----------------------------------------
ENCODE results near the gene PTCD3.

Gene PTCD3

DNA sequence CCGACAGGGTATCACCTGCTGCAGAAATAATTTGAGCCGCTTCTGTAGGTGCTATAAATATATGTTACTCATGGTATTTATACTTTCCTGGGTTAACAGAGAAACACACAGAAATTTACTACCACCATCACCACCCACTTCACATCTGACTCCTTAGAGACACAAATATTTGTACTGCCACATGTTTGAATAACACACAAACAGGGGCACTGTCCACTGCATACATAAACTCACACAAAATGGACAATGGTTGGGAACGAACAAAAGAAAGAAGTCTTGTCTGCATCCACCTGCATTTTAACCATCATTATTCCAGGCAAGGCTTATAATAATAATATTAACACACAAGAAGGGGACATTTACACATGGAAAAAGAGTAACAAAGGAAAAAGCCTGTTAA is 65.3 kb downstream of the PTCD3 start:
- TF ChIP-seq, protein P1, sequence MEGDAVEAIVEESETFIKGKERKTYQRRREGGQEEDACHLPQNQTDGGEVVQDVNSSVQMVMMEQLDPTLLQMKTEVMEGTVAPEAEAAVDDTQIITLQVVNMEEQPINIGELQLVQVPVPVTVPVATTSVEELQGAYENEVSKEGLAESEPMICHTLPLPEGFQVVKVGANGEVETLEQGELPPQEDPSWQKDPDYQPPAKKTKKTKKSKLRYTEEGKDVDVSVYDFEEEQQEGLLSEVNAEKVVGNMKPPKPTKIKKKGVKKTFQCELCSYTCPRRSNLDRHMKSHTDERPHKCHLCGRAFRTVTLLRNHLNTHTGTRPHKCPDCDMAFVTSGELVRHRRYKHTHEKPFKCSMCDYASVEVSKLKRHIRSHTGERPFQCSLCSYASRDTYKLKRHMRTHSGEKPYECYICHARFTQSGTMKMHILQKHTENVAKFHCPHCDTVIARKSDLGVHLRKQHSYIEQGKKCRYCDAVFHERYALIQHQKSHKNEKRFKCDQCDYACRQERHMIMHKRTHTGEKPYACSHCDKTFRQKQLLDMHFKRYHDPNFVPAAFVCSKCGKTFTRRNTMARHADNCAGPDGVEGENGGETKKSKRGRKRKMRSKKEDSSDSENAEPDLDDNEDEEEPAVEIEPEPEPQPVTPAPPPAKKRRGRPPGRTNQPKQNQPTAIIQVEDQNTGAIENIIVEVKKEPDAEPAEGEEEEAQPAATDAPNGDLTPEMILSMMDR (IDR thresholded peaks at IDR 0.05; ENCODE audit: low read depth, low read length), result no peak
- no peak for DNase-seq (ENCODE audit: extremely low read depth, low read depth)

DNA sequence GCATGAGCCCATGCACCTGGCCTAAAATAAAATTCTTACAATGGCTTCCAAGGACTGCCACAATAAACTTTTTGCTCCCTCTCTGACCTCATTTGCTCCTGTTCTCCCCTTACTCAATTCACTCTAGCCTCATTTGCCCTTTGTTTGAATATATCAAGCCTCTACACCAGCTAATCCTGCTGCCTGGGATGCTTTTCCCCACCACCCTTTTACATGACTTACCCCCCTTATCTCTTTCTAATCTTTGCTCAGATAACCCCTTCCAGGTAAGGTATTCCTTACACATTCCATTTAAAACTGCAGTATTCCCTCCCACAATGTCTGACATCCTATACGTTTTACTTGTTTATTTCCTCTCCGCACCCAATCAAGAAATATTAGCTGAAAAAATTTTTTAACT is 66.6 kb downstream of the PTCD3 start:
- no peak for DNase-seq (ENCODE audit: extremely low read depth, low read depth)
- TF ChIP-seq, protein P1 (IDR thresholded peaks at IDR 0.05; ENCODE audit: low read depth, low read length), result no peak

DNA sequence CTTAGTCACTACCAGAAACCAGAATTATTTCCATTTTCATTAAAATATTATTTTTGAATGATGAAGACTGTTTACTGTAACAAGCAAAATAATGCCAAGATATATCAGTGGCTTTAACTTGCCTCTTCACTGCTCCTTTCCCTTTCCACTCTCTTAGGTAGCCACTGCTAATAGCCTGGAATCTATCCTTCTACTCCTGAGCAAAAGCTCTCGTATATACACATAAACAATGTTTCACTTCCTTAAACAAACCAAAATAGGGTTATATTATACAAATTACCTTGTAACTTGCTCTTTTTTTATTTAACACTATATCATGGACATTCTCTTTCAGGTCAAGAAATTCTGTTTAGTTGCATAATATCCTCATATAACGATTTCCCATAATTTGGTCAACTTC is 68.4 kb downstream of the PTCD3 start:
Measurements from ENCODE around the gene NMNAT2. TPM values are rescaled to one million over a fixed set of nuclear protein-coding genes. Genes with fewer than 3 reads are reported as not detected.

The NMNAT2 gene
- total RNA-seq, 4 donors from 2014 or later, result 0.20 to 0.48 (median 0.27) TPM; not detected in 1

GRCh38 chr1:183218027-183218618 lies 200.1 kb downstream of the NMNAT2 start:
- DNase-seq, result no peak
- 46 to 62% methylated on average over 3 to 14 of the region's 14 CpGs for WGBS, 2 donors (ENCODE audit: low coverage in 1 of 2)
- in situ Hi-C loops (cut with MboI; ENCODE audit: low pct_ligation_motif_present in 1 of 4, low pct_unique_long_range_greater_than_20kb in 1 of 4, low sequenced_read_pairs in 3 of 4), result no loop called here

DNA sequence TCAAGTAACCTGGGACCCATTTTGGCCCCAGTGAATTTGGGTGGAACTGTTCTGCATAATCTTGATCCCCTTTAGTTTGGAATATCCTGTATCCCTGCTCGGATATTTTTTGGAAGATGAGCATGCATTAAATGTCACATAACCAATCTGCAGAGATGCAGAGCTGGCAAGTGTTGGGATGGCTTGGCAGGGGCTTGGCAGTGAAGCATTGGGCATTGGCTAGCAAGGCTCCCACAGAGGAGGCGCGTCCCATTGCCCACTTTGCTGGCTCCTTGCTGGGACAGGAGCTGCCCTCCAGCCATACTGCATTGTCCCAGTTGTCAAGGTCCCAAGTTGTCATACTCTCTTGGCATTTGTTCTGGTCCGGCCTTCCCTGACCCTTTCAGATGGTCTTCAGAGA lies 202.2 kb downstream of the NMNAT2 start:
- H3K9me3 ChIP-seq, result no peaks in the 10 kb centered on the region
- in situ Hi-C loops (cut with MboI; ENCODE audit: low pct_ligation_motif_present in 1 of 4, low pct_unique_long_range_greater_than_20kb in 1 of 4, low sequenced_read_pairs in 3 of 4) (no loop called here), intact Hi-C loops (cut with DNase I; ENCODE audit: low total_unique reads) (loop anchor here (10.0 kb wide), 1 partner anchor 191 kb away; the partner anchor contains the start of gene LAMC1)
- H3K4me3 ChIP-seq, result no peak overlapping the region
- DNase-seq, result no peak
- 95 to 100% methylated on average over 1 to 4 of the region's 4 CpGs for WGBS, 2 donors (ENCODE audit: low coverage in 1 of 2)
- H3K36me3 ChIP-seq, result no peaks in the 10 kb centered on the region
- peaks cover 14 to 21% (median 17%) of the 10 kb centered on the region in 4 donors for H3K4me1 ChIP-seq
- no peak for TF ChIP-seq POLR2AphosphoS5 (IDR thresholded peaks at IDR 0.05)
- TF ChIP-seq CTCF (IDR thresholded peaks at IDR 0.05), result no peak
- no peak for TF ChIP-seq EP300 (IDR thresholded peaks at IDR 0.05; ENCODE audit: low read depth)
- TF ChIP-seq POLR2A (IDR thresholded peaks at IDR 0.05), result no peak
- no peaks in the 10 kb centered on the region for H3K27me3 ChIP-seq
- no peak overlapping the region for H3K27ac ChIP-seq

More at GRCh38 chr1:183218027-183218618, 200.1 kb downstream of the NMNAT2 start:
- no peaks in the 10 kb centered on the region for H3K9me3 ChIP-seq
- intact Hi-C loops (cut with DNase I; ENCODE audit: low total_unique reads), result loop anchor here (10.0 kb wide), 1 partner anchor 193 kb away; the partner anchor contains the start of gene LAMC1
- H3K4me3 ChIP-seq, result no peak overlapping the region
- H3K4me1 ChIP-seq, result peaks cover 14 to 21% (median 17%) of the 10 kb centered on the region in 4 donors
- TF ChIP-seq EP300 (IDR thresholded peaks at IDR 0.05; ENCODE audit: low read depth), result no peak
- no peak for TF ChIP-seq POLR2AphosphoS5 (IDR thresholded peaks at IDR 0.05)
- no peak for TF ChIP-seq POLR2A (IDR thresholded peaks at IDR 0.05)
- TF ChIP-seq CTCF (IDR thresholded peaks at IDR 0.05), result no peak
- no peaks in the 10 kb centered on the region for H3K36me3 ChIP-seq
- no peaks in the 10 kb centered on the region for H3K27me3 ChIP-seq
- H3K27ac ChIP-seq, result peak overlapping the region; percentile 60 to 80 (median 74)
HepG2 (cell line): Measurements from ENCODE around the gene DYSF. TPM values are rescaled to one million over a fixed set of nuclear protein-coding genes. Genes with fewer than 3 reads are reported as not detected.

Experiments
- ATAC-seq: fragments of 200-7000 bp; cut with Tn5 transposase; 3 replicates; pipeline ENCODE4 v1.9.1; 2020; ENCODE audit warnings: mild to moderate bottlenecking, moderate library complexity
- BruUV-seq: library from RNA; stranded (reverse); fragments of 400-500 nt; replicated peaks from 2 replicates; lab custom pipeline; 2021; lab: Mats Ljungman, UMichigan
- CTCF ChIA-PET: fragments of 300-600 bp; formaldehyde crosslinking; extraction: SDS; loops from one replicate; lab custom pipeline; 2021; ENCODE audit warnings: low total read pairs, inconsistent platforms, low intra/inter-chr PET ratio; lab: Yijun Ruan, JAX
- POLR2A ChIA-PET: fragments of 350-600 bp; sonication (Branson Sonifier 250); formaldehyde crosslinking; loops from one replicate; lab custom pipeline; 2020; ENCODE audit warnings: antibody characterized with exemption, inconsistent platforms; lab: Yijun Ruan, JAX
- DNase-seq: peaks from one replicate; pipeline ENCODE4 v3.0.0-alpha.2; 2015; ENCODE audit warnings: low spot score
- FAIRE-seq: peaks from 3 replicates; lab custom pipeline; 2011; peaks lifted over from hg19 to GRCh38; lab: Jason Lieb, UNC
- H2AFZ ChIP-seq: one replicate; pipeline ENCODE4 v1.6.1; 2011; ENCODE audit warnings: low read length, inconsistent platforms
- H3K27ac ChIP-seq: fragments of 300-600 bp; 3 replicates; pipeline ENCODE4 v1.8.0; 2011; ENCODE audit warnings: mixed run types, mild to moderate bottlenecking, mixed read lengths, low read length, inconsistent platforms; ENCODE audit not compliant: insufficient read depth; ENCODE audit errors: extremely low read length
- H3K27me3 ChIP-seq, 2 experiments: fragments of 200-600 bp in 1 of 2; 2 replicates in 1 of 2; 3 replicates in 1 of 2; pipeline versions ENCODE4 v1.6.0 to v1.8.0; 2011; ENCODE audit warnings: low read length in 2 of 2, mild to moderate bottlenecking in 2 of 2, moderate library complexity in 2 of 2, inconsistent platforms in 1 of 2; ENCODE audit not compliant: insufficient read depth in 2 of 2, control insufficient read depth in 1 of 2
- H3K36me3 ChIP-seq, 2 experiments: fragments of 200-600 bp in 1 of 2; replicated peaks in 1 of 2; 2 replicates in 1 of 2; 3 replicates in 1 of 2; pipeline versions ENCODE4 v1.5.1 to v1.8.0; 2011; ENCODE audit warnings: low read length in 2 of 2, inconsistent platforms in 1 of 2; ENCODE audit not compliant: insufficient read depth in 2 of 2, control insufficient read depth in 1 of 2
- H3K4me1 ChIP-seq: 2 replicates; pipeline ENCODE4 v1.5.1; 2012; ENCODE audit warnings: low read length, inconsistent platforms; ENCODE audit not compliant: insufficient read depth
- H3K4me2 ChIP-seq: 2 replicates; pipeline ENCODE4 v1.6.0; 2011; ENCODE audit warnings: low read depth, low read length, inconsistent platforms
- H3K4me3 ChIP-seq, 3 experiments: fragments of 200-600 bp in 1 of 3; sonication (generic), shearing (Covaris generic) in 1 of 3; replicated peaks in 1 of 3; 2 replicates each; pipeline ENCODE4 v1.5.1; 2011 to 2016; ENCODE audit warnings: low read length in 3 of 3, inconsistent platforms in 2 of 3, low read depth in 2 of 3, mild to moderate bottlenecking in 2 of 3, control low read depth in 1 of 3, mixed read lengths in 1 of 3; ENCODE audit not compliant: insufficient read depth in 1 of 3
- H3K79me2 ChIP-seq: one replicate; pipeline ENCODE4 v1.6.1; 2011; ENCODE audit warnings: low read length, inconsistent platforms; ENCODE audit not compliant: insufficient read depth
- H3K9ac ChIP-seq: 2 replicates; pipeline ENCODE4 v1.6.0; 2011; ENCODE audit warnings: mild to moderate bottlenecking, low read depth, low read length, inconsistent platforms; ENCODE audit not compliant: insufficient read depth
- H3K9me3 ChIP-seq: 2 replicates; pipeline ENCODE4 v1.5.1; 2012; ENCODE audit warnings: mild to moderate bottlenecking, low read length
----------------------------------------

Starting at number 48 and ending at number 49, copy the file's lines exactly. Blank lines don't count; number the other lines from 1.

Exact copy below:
- POLR2A ChIA-PET: fragments of 350-600 bp; sonication (Branson Sonifier 250); formaldehyde crosslinking; loops from one replicate; lab custom pipeline; 2020; ENCODE audit warnings: antibody characterized with exemption, inconsistent platforms; lab: Yijun Ruan, JAX
- DNase-seq: peaks from one replicate; pipeline ENCODE4 v3.0.0-alpha.2; 2015; ENCODE audit warnings: low spot score